CLEARFIELD – With the 20th anniversary of Sept. 11, 2001 approaching, Clearfield Borough Council on Thursday night discussed tentative plans to honor those lives lost in the terrorist attacks in New York, Washington, D.C, and Somerset County.
Borough Operations Manager Leslie Stott envisioned a “special moment” that not only honored the lives lost 20 years ago, but also honored those that still protect us today.
“Normally we just have a smaller ceremony at the [Clearfield County] Courthouse,” Stott explained, “but I really think that this year we need to make it special.”
Scott, along with Fire Chief Todd Kling and Police Chief Vincent McGinnis, agreed that though events will be held in the borough, they should include outside entities.
Kling said events should include other first responders, giving Lawrence Township police and fire departments, Clearfield County Sheriff’s Department and Curwensville Borough police and fire as examples. Stott and council agreed.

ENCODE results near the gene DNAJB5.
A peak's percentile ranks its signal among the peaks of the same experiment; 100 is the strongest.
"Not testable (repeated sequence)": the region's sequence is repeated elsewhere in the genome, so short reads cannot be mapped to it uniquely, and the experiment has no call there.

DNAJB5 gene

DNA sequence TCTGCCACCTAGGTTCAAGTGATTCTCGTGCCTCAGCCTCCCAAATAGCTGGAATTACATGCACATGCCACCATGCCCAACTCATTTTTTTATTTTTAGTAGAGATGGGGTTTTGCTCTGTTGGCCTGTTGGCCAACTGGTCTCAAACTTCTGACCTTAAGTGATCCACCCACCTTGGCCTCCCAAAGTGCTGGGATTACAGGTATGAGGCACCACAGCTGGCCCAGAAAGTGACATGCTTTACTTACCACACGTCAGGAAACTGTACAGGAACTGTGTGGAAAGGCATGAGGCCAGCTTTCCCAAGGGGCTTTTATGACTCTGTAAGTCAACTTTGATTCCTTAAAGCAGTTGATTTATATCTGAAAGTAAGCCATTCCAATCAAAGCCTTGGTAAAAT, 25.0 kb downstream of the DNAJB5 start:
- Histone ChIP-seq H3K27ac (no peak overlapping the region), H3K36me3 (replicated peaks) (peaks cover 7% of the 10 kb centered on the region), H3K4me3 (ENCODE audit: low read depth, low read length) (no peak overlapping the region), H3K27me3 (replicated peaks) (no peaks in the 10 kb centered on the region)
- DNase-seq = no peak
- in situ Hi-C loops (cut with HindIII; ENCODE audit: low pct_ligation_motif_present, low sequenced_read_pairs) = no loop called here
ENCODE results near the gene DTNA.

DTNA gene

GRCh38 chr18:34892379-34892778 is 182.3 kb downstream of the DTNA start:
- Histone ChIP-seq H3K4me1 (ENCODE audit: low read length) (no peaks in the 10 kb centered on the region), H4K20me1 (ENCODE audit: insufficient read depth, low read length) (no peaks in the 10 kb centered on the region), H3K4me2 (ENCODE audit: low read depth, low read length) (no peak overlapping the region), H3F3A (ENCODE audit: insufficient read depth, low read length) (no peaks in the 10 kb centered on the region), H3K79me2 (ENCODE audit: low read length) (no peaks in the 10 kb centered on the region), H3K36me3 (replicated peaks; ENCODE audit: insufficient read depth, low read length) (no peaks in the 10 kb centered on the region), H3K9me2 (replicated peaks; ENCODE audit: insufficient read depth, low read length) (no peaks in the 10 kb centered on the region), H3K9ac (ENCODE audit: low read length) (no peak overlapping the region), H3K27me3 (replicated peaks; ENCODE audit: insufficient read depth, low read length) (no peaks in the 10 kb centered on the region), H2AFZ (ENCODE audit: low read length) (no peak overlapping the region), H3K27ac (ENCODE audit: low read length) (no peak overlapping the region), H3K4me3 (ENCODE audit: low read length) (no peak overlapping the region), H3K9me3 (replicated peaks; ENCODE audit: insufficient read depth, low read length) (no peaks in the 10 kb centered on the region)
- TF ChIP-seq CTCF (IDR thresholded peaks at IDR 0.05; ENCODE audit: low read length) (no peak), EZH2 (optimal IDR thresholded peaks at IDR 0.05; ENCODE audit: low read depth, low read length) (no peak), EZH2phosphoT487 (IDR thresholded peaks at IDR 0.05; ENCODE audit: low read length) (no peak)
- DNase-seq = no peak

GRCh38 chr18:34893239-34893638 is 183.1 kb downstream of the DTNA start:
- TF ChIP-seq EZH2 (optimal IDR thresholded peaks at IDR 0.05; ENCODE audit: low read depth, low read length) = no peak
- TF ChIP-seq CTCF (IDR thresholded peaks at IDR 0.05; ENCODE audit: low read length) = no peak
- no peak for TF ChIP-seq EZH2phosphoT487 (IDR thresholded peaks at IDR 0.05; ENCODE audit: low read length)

Currently Stott’s tentative plans include having the 9/11 ceremony begin at 8:45 a.m. at Lower Witmer Park, in Clearfield. Bells will toll four times in representation of the four planes that crashed.
Stott said following a moment of silence and prayer, there will be a flag presentation, Pledge of Allegiance and National Anthem. She said by having the ceremony at the park, more people can attend and it will have a greater impact.
There were also discussions about having military vehicles on-hand, as well as getting area scouts, local businesses and “anything that represents America” involved.
Following speeches from local dignitaries, such as county commissioners and State Rep. Tommy Sankey, a procession will depart from the park for the courthouse.
There, local police chiefs will lay a memorial wreath in honor of the lives lost. The flag will be saluted and that will be followed by the playing of the Taps.
Stott invited members of the general public to share their ideas and any possible event speakers from local military service members to Ground Zero workers. “This isn’t just for emergency personnel, it’s for the public, as well,” Kling added.
“We want our citizens there. They went through it and have stories [to tell.]” Any ideas should be submitted to council, in the event it should have to tweak any plans before the day of the event.
Stott said council will continue to discuss plans at future meetings, and additional information will be released as it becomes available.